Dutch sailors first visited Bawean during their trading expedition to Java led by the explorer Cornelis de Houtman – on 11 January 1597, the badly damaged expedition ship Amsterdam was abandoned and set on fire off the Bawean coast.[19] In the 17–18th centuries, the island was regularly visited by ships of the Dutch East India Company, which was strengthening its position in this part of the Malayan archipelago, and in 1743 officially came under its control. The Island had little economic value and was used as a resting stop for ships sailing between Java and Borneo.[13][20]

After the bankruptcy and liquidation of the East India Company in 1798, Bawean and all its other possessions came under the direct control of the Netherlands Crown. Whereas the island was governed by an appointed Dutch official,[14] native nobility retained certain influence, and the Muslim institutions of justice settled local court matters. The Bawean religious court (Indonesian: Pengadilan Agama Bawean) was established in 1882.[16]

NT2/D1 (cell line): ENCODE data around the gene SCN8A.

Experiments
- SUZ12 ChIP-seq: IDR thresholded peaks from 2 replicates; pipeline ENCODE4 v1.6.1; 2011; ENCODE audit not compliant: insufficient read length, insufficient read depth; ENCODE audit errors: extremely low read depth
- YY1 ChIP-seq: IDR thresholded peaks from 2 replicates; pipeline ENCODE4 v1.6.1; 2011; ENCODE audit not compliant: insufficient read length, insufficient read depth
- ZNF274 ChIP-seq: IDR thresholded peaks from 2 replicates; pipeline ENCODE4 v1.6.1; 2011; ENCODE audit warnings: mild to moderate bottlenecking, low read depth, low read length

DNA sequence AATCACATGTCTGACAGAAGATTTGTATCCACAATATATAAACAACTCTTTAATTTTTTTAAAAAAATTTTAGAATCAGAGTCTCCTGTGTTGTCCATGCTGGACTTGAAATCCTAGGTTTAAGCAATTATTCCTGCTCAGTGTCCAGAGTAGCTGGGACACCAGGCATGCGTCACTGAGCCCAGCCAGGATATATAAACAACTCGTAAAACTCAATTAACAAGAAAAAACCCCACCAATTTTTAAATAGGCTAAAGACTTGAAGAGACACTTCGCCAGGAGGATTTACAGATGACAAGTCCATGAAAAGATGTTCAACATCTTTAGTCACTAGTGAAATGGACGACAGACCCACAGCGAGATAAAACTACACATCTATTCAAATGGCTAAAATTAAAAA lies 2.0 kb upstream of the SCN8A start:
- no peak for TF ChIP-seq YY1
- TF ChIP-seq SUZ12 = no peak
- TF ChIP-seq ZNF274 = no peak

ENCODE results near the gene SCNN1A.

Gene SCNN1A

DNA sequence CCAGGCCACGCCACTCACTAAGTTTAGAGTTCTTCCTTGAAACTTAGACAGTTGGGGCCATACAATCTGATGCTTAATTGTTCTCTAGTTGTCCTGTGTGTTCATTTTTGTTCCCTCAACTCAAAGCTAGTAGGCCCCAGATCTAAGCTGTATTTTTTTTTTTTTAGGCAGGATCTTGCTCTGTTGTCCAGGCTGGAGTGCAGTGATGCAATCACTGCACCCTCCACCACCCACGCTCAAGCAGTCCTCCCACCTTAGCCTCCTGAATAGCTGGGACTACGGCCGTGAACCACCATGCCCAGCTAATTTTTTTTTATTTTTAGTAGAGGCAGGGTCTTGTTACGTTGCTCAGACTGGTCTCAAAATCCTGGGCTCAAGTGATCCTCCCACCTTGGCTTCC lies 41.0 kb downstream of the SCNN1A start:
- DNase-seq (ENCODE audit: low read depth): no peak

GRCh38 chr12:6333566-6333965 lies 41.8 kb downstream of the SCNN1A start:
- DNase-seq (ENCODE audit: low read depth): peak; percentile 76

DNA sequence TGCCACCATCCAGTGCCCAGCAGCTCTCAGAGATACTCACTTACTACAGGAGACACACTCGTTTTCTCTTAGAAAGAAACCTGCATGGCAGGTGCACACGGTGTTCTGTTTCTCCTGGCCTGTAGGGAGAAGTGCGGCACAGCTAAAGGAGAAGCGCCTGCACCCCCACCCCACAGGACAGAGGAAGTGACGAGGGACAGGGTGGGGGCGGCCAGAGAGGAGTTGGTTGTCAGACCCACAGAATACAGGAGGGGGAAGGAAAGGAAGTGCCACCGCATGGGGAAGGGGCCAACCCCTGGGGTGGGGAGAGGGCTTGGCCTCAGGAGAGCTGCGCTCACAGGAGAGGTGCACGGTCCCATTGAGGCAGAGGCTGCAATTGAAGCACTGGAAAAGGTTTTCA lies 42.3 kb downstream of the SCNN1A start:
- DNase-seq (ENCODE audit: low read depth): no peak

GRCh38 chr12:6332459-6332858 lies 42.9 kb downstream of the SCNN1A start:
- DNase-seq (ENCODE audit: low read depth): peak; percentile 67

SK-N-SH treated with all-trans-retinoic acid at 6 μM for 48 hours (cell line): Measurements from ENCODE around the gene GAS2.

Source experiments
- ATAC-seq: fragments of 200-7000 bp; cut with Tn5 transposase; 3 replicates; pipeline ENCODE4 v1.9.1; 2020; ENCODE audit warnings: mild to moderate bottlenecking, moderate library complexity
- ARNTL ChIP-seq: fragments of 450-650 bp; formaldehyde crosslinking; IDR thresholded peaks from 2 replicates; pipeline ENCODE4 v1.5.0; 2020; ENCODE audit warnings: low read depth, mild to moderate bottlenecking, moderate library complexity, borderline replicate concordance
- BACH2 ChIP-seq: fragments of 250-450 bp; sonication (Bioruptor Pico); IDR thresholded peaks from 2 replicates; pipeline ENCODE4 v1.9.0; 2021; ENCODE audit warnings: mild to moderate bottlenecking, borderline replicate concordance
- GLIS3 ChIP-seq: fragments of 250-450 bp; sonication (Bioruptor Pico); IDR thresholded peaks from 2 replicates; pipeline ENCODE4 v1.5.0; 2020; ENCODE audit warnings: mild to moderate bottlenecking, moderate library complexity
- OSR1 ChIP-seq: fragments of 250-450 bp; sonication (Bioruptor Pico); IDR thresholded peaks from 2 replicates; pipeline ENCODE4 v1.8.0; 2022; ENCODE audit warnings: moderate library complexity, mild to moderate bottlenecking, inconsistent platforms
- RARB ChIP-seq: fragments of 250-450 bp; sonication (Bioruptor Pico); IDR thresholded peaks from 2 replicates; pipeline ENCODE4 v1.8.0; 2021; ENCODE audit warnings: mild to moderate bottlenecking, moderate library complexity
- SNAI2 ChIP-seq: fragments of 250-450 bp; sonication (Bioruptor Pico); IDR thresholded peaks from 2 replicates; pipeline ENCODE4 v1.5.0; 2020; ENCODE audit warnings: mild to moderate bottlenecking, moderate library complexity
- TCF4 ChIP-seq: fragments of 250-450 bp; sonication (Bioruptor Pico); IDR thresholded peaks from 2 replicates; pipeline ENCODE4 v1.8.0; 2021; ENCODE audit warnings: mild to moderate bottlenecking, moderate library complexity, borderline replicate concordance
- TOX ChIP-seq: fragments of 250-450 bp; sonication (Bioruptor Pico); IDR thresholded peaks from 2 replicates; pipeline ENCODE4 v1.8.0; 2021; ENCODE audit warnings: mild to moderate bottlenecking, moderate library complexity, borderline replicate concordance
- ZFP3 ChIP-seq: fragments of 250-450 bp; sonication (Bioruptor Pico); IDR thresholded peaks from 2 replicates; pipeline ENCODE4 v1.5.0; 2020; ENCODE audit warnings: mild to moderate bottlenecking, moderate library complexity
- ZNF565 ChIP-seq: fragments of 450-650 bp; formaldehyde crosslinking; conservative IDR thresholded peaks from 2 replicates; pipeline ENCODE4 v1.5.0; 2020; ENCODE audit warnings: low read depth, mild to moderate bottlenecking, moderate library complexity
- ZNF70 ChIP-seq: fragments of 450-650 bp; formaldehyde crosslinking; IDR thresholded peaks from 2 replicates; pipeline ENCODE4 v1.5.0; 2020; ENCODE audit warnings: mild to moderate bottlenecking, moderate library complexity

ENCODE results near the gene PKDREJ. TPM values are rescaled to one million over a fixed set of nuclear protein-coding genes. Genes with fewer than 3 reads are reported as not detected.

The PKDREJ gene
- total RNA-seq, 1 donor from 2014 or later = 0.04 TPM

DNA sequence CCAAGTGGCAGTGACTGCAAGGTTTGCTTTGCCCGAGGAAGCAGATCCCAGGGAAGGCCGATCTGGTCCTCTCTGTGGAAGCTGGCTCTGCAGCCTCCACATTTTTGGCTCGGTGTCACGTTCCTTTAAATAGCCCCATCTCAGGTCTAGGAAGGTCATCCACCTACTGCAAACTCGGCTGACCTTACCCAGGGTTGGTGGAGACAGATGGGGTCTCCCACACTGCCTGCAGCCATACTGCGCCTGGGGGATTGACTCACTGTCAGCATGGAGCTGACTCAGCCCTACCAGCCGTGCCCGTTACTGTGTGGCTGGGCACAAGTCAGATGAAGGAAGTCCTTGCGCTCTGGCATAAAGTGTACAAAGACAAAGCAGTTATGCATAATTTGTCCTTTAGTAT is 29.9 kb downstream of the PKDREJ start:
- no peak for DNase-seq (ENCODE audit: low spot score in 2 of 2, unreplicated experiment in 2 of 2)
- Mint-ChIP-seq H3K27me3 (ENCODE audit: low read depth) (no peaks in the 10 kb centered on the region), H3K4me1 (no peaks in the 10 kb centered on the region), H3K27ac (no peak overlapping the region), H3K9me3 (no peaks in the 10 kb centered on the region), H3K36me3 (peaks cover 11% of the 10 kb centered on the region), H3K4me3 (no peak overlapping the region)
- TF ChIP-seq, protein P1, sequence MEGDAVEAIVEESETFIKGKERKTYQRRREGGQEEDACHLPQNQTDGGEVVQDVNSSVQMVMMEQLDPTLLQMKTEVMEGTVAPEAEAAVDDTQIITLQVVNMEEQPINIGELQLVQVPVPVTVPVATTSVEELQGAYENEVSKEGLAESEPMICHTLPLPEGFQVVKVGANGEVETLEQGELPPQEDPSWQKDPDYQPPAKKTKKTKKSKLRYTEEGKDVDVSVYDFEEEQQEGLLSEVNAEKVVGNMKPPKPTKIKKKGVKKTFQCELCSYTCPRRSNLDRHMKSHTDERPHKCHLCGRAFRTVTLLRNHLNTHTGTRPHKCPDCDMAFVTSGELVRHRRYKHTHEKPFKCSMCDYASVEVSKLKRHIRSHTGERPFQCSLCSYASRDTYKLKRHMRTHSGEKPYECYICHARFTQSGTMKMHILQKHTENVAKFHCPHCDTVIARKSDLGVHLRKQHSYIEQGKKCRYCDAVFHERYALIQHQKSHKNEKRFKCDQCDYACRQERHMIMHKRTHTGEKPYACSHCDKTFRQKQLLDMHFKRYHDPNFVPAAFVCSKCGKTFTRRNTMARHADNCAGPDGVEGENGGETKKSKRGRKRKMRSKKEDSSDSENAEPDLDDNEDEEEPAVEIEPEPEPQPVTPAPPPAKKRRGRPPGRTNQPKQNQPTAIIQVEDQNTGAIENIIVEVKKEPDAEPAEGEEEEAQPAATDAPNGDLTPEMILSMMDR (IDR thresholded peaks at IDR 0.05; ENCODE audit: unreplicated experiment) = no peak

Since the end of 19th century, men of the island began to regularly travel to work in the British colonial possessions in the Malay Peninsula, especially in Singapore.[6] The Dutch authorities do not interfere with the activities of foreign recruiters who visited the island, as Bawean, with about 30,000 people and 66 settlements was overpopulated.[6][14] The island was then producing tobacco, Indigo, cotton fabrics and coal, and exported the Bawean deer and local breed of horse.[14] Large-scale planting of teak started in the 1930s and resulted in deforestation of most of the island.[21]

World War II

The flagship of the Dutch navy, light cruiser HNLMS De Ruyter, a few days before its sinking (February 1942).

During World War II, large-scale battles between the Japanese and Allied navies occurred in the vicinity of Bawean island, especially during the Dutch East Indies campaign of 1941–1942. On 25 February 1942, the island was captured by the Japanese troops. On 28 February, in the first Battle of the Java Sea, the Japanese sunk several Allied ships, killing the commander of the East Indies Fleet, Rear Admiral Karel Doorman, on the light cruiser HNLMS De Ruyter. The Second Battle of the Java Sea, also known as the Battle off Bawean, was fought on 1 March 1942. It resulted in sinking of all the participating Allied ships, including the heavy cruiser HMS Exeter and effective termination of the Anglo-Dutch resistance in the region.[22][23] In August 1945, the Japanese garrison on the island surrendered to the Anglo-Dutch forces.